Next-Gen Networks Demand Increased Access

By not having to pick between public, private, or hybrid clouds, you can pick the infrastructure that offers the most agility.

Colocation offers access to
regional carriers and cloud providers 

Data center facilities are not limited to a single fiber provider within a building. Customers have the option of selecting from a vast ecosystem that includes fiber and network providers, managed solution providers, and cloud on-ramps or cloud providers in-house. All these connections are already live in the building and customers don’t have to wait to build out a point of presence there.

The networking choices available through colocation offer the base layer that companies need to continuously deliver quick, secure, and dependable performance to connect their hybrid workloads and the network performance needed to meet their customers’ expectations. With so many carriers and interconnection partners housed within the data center already, business network solutions are a cross-connect away. Businesses can also save on building separate physical connections to networks and cloud environments by leveraging numerous virtual connections through a single physical port. Many businesses begin leveraging the public cloud over public Internet when first implementing multi-cloud or hybrid environments. When it comes to transporting data for high-priority workloads between various cloud and data center environments, the security, performance, or resilience of the public Internet can create challenges. 

In colocation, enterprises get to choose from a range of cloud on-ramp providers. These providers have direct connections to cloud availability domains that can save on transport costs due to lower per-bit rates and allow for cloud-to-cloud routing, saving bandwidth up and down HQ direct circuits. This eliminates the data hairpin and reduces latency. This all adds up to a better user experience and application performance. The second key driver for deploying a private network versus public Internet include data privacy, data-in-transit security concerns, network coverage and performance issues, and  particularly low-latency performance concerns.  Further benefits include:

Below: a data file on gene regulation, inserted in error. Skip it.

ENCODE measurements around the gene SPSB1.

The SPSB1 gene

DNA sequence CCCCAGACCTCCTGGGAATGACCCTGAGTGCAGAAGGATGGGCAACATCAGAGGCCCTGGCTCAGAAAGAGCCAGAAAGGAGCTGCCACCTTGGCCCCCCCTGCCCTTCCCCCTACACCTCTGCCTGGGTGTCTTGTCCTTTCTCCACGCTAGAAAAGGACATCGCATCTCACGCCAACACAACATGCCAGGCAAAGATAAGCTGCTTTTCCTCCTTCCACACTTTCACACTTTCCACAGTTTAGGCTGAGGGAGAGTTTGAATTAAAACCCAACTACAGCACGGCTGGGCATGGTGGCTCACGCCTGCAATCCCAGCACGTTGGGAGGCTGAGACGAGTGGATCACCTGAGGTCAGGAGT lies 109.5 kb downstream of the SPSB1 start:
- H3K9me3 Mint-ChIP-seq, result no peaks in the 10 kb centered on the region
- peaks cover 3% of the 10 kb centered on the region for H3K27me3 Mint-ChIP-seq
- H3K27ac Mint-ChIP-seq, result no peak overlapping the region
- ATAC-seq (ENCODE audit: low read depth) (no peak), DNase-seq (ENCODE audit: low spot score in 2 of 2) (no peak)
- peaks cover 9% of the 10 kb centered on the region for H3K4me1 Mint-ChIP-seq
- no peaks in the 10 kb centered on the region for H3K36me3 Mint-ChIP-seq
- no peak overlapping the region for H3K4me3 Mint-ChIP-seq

Improving network agility 

When you build a network in colocation, you also have access to several best-of-breed solutions that allow you to build the network infrastructure in a way that makes the most sense for the business needs in question. By not having to pick between public, private, or hybrid clouds, you can pick the infrastructure that offers the most agility. Additionally, because businesses don’t have to make those trade-offs, you’ll also reap benefits that are already baked into the best-of-breed option, such as DDoS protection by using a private network in the architecture where applicable. Had a best-in-class approach been taken by, for instance, using a public cloud, the network would be susceptible to not only DDoS attacks but various other drawbacks such as “noisy” neighbors sharing the same VMs and various other headaches that would render the option impractical beyond a certain scale. 

Cost reduction 

A next-gen network can offer significant cost savings to users. That’s because organizations using it in a hybrid infrastructure can create direct connections between their private and public footprints. That means they can lean on their private resources for sensitive workloads or even run them where they are the least expensive, since colocation isn’t billed on a per-use bandwidth basis like the public cloud. Users pay for the space and power they utilize, providing a more predictable pricing approach and flat rates for monthly leases. In many cases, colocation providers also offer businesses remote-access controls that allow customers to view power consumption from afar and ensure costs are in line with budgets. 


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